Managing Bill Shock

In early March, I posted a Moowsletter titled, ‘What About Our Parents’. The cut and thrust of which, ‘bill shock’ (power and gas) is going to hit retiree’s harder than most beginning July 1 this year. Put simply, they have to manage a fixed income against rising cost pressures.

On cue, I got a flurry of emails from non-retirees screaming, “what about me”. The poor petals thought I wasn’t thinking of them, but I was. Here’s proof, four months later I’m still thinking about you, and everyone else.

Bill shock is now being felt by everyone from Bondi to Broome and it’s beginning to bite hard.

Incredibly, since the March Moowsletter, it has emerged that an increasing number of power users are now turning their power off because they simply can’t afford it. They now rely on gas to cook and shower with.

Sadly, most of these are elderly folk and the only way they can keep warm at night is to retire to bed early. No power also means no TV which doesn’t leave them many options than to read a book by candle light. Admittedly, they probably grew up this way but they shouldn’t be confined to it either. But bill shock has changed all this, and now it’s being shoved in their faces, literally.

In the meantime, those who can afford to keep the power on need to manage what’s in front of them…

Managing Bill Shock
The following strategy won’t get rid of your power bills but it will help make them more manageable. It’s nothing new, it’s just a reminder of a simple little budgeting technique available to all of us.

Suppose your power bill is $300 per quarter (on average). Instead of paying it in one lump sum, just pay $100 per month in advance. You could even set-up an automatic payment just to soften the blow. It is especially useful for retirees.

As I said, it’s nothing new but sometimes we forget these things when we are more focused on the problem than the solution.

There is also the other option of shopping your account around, but to be honest, I’m not sure there is much difference between the suppliers now. Most of its smoke and mirrors with some clever accounting to make it look attractive. But in the end, the effect is still the same.

The Tipping Point
Everyone has a ‘Tipping Point’. Eventually people can only tolerate so much before they push back or just walk away. It can apply to anything – career, business, sport, relationships, whatever.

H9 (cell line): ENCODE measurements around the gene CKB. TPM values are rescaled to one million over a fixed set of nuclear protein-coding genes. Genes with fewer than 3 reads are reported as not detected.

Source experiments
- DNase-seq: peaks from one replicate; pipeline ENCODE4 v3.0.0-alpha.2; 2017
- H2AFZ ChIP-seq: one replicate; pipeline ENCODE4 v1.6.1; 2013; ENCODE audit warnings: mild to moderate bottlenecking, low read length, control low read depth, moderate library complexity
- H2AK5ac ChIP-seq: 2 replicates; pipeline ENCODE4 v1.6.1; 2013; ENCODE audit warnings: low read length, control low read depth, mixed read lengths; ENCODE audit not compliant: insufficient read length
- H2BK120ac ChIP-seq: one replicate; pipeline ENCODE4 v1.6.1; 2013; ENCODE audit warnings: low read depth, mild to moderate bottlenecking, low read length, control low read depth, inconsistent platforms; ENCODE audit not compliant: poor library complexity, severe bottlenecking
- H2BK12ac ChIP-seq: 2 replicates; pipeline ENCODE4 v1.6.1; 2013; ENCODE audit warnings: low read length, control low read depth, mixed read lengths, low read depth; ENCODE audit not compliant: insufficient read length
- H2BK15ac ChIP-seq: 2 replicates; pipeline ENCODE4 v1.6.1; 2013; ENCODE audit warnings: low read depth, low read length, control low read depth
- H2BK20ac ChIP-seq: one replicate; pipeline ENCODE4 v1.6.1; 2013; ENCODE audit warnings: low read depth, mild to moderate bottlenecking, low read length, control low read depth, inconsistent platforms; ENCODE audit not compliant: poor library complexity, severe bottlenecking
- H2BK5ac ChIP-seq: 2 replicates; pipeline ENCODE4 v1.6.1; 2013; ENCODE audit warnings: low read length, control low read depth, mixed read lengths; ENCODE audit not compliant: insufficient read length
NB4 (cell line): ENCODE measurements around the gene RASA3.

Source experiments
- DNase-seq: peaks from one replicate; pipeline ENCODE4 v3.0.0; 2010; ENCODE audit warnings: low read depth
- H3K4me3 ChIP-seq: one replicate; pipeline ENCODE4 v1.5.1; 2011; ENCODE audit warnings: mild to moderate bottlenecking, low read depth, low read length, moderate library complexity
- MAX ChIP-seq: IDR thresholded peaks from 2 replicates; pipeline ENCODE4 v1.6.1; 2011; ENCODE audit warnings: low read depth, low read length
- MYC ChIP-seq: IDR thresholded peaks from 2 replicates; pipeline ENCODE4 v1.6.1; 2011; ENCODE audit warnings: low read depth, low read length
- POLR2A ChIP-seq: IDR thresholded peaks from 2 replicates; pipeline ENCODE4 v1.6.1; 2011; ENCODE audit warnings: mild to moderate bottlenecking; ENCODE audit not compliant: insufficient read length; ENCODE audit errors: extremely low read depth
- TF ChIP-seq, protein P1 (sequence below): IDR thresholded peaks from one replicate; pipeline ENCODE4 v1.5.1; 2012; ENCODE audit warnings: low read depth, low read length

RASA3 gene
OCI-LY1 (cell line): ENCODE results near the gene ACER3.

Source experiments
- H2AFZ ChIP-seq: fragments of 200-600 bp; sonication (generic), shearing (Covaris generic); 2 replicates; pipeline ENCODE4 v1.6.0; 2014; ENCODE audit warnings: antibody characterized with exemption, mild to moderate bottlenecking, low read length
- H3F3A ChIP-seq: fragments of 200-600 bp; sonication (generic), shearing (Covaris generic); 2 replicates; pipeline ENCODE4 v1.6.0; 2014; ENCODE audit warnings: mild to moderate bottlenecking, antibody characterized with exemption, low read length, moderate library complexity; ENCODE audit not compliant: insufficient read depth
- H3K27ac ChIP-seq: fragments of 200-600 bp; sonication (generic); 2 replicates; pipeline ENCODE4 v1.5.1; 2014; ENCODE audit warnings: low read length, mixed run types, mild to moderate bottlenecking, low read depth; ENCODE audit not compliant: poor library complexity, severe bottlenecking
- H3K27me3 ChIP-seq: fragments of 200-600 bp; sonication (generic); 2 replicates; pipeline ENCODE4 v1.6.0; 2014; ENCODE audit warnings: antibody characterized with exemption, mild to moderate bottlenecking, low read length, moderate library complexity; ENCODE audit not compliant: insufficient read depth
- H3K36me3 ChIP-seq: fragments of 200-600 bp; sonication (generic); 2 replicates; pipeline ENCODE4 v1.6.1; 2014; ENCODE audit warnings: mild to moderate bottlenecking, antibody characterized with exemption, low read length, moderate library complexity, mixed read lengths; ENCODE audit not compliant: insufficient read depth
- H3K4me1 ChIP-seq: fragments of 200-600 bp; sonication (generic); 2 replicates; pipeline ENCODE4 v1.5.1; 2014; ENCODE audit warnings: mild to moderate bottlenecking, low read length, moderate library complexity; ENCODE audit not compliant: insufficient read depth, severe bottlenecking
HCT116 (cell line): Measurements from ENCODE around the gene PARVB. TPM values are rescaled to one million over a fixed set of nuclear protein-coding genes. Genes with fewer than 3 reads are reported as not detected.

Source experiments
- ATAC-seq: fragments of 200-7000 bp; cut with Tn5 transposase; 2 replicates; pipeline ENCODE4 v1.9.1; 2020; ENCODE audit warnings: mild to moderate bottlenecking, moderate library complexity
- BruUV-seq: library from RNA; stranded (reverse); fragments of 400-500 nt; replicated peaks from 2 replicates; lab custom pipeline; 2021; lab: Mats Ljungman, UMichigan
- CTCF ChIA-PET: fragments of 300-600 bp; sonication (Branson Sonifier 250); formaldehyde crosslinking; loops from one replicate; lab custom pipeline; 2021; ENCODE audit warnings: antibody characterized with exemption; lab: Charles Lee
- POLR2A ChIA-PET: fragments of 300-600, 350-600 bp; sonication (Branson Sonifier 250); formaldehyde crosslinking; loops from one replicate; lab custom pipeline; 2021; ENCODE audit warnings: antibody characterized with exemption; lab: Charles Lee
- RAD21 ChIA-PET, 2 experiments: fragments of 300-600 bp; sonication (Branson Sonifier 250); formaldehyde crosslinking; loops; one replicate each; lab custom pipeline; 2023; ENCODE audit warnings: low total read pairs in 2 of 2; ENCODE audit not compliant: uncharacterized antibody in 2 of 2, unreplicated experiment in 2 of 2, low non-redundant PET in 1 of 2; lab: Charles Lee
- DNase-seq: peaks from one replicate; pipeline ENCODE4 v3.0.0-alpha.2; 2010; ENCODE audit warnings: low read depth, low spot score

The electorate is approximating this point, if they haven’t already. Bill shock will become a major election issue because it’s hurting consumers on two fronts. The cost of power in homes but also via the goods and services we purchase.

Power costs are really beginning to hurt businesses, especially the small business sector which is the largest employer in our economy. The risk is rising power costs will eventually lead to unemployment. Businesses will either lay off workers or transfer jobs overseas to stay afloat.

Take for example the Campbelltown Catholic Club. For financial year 2015/16 their power bill was $1.1m, for FY 2016/17 it was $1.5m and this FY (2017/18) it is forecast to come in at $1.75. That’s a 60% increase in 2 years! If their revenue hasn’t increased, which it most likely hasn’t, they have to start cutting other costs such which may include laying off workers.

In the meantime, don’t expect the cardigans in Canberra to make some bipartisan agreement any time soon. The left will blame deregulation and privatisation while the right will blame the renewable energy subsidies we get slugged with via our power bills.

Worst of all, one party leader doesn’t have the ticker to pull the trigger (on just about everything), while the other one can’t be trusted. Sadly, it’s now got to the point where the punters aren’t sure which one is worse.

Leaving the lights on waiting for some sort or resolution will just lead to more pain and frustration.

In the meantime, just worry about the things you can control such as a monthly budget to pay your bills.

Have a great weekend!

Adam

Back paddock – have you ever wondered why the years appear to get faster? The reason is as we get older, each year becomes less relative to our age.

i.e when you’re ten years of age, one year is one tenth of your lifetime, but for a fifty-year-old, one year is one fiftieth of their age. Therefore, each year becomes less relative to our age giving it the feeling of moving faster.

Source: some mathematician on the radio. Not even sure what station it was. Sorry.

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